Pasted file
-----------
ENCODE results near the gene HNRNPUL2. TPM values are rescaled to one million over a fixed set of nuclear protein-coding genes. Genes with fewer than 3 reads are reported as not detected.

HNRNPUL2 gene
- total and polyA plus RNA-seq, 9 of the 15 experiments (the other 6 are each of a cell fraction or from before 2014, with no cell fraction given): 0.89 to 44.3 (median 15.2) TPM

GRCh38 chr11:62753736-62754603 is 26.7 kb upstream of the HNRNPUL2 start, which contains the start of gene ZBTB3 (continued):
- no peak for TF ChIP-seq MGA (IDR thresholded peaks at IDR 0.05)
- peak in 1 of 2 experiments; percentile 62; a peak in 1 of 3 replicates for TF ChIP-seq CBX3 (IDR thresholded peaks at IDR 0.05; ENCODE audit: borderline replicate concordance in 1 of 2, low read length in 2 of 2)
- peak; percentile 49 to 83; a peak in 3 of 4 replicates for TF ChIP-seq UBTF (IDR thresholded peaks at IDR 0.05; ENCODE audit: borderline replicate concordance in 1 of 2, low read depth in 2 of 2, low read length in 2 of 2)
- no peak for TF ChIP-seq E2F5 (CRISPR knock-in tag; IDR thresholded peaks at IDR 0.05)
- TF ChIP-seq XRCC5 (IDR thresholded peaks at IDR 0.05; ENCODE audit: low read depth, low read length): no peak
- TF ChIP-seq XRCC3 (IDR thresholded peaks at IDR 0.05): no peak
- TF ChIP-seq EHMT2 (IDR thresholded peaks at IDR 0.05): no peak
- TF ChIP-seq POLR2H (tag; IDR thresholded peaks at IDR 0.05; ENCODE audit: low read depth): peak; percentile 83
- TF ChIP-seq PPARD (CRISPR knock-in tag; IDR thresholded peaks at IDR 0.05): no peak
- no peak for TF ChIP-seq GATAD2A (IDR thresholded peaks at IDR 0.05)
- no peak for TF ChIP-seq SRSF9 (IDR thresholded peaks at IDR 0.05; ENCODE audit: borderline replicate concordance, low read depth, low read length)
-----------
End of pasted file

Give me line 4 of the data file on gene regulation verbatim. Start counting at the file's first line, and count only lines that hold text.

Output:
GRCh38 chr11:62753736-62754603 is 26.7 kb upstream of the HNRNPUL2 start, which contains the start of gene ZBTB3 (continued):